We also just completed the '50s Edition Truck, which we took all the badging off the old F100s, made the front end grill look like the old 1950s truck, did the interior in a tuck and roll, painted dash to match, then actually built a whole custom wood bed just like the '50s. When you open up the bed, it's all a beautiful wood bed in there. It's kind of different. Complete with fuzzy dice.

Beau: Anything I can find. I try to think of new ideas, get our creative group together and work on what the next idea's going to be. We're inspired by having the calendar we do every year. We want to have something for every month that's going to be completely Galpinized. That's what's gets us doing these really big ones. Then of course we do tons of other packages that aren't so elaborate, some simple wheels and tires to special paints, special interiors, not so outrageous as the others.

It's a huge phenomenon right now anyway. The public comes to the dealership, they buy the truck, then they go out and spend thousands customizing it. We can tie our customers in closer with us and create something unique for our customers if we do it ourselves. Especially in Los Angeles. Everyone wants something unique. You try to create something completely different from what you can find outside.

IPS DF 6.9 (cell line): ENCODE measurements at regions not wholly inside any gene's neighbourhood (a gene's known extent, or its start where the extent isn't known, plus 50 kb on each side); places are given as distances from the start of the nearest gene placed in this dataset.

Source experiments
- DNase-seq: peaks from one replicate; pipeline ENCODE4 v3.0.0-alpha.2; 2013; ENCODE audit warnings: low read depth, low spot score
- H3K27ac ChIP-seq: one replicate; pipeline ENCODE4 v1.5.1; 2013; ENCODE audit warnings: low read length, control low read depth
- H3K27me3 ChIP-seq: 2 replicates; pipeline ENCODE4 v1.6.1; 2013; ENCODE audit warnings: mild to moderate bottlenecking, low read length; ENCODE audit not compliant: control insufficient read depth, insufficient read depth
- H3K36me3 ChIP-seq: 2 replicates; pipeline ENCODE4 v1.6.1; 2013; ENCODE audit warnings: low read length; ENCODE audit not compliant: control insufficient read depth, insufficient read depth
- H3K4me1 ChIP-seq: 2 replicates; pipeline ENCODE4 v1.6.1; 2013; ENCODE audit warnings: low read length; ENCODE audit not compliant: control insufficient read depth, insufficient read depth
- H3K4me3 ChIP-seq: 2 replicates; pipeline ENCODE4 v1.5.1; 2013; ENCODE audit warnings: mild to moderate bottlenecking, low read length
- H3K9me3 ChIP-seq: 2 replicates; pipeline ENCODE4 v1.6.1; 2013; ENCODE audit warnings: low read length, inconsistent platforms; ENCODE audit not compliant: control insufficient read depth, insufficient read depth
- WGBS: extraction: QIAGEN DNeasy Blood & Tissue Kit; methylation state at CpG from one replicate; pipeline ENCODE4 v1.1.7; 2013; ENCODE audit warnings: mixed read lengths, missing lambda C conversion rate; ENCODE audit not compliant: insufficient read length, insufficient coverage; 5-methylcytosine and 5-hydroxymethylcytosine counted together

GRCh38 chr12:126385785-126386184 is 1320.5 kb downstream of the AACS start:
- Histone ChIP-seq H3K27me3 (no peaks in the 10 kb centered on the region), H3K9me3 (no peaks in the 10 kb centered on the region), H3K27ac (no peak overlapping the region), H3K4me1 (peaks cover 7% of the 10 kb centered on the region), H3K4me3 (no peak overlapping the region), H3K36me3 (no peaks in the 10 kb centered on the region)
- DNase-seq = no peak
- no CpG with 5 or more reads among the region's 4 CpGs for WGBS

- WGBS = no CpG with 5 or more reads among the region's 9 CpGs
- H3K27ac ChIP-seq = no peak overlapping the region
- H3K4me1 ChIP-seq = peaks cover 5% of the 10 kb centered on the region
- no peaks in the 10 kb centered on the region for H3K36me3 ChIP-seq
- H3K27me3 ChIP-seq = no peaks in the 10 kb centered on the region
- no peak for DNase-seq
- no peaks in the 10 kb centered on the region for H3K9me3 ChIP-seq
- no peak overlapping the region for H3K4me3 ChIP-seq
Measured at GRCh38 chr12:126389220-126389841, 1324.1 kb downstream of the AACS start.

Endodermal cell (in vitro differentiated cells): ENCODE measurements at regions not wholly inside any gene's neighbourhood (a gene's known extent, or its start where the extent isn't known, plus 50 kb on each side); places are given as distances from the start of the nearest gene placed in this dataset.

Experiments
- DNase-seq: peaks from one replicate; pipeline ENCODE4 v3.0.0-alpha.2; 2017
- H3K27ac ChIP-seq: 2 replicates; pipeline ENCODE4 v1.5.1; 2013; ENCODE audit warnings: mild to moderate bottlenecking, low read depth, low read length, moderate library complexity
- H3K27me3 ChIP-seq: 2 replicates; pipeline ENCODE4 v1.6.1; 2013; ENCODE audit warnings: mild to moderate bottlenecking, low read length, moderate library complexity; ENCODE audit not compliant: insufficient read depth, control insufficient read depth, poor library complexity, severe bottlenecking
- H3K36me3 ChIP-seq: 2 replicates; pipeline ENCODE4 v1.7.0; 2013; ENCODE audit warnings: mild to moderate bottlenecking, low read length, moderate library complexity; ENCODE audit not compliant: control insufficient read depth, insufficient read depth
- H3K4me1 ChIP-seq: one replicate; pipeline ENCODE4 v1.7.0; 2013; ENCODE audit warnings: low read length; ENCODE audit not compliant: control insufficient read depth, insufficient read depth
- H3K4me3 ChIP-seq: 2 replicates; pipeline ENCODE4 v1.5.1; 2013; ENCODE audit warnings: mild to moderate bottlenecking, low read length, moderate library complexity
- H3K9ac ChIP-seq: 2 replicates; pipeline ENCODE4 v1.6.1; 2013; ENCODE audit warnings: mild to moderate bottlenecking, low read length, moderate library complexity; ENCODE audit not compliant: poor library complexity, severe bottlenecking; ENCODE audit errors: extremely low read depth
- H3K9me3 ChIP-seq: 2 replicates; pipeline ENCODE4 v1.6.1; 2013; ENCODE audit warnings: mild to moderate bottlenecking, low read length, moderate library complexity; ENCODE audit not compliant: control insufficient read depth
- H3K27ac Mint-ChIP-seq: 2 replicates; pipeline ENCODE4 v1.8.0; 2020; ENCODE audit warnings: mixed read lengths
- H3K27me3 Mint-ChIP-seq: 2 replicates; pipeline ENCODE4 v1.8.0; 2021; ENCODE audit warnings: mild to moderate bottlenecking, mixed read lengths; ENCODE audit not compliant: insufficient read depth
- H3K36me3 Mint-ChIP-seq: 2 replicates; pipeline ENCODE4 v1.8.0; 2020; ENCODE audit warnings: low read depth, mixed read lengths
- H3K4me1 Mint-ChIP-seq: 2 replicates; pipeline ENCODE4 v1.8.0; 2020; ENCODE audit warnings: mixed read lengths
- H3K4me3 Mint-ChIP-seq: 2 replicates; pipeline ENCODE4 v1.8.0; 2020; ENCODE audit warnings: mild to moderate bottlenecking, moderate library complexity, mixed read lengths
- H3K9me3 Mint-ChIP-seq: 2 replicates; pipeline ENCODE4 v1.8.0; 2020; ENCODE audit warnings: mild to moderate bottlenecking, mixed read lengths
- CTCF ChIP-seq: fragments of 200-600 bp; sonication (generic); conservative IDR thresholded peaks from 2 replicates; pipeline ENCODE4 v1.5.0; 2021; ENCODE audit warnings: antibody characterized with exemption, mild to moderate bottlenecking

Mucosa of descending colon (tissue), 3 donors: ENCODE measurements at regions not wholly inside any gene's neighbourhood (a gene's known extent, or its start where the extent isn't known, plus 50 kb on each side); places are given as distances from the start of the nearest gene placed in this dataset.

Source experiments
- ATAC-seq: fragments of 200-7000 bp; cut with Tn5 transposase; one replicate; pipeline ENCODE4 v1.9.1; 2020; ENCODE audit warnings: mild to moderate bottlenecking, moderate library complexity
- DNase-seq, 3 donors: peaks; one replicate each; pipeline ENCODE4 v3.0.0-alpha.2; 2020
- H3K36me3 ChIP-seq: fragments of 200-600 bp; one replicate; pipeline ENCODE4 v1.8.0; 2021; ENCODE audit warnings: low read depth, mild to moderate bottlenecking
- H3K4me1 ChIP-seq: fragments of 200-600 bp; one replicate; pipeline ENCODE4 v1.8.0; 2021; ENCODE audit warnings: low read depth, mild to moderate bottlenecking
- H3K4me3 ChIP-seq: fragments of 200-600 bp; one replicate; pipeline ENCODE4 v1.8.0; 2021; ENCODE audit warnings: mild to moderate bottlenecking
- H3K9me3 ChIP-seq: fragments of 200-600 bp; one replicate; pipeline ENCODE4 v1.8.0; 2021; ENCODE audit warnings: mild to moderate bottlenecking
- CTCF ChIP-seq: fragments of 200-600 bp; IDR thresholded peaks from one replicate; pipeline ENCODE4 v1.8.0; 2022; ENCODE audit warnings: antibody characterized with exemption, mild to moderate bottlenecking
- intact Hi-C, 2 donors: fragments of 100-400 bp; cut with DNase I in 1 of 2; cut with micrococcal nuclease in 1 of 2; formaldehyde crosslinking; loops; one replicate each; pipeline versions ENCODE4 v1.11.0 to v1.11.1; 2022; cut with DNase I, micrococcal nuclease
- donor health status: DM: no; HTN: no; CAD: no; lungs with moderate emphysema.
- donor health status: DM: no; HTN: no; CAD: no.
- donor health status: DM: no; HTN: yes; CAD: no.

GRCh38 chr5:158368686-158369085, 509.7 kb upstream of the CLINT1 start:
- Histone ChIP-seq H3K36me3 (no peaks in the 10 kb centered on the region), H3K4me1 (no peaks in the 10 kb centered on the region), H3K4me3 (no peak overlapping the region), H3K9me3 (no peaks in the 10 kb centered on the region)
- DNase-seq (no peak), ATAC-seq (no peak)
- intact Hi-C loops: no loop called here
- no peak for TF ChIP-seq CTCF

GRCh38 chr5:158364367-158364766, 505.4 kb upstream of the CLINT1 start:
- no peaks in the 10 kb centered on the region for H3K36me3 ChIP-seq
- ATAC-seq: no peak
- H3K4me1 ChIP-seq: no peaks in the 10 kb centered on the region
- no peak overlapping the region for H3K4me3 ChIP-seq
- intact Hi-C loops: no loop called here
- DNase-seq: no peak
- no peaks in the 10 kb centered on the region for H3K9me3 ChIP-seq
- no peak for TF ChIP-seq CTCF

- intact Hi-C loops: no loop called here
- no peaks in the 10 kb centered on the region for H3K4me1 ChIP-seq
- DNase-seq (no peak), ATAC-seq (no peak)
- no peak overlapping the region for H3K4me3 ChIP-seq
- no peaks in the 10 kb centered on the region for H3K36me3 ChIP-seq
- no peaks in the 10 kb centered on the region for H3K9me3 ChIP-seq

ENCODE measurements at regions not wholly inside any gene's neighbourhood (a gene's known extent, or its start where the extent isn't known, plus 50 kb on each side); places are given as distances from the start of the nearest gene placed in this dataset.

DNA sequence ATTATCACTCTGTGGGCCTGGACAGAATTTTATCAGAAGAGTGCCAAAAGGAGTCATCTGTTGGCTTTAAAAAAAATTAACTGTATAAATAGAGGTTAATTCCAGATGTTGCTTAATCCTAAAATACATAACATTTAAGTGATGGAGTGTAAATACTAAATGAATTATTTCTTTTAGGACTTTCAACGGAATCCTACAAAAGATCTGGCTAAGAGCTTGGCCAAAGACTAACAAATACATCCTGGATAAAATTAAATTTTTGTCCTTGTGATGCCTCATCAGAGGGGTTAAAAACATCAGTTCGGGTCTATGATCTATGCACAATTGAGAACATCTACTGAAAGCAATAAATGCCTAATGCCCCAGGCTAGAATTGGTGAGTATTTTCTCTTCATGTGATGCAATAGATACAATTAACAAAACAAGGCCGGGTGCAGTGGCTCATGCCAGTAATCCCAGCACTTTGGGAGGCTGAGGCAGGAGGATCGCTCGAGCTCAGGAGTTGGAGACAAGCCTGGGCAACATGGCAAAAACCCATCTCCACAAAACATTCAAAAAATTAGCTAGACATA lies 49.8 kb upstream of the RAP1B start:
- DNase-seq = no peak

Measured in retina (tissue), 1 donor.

We can do anything a customer wants. It's up to their imaginations. We'll build anything they can think of or they can dream of, quite frankly. We'll do that for an individual customer or we create our own packages so people will see it and say, that's so slick, that's just what I want.

World Poker Tour
World Poker Tour
Introducing the NASCAR
of Texas Hold-em
Tree Sitter
Tree Sitter
John Quigley
Onboard "Old Glory"
The 400-Year Old Oak
Bartok Takes A Bride
Eqyptian Theatre
All-Stars Party
with Thai Elvis
Malvin Wald
Malvin Wald
The Naked City Writer
on Al Capone and
Ronald Reagan
HEll House
Hell House
Interview with Filmmaker
George Ratliff
The Conqueror
Bow Down, Tartar Dogs!
It's John Wayne as
Genghis Khan
Film Noir
Film Noir Fest 2003
Black Lightning Strikes
at the Egyptian
Forrest J Ackerman
86th Birthday Bash for
Famous Monster
Funk Photos
The Funk Does
Charlton Heston
Omega Man
A Very Lemmy
Yuletide at the
Rainbow Room
Charles Phoenix
Charles Phoenix
Big Laughs in
Xmas Parade
The Hollywood
Christmas Parade
Unholy Spectacle of
Glitter and Filth
theron productions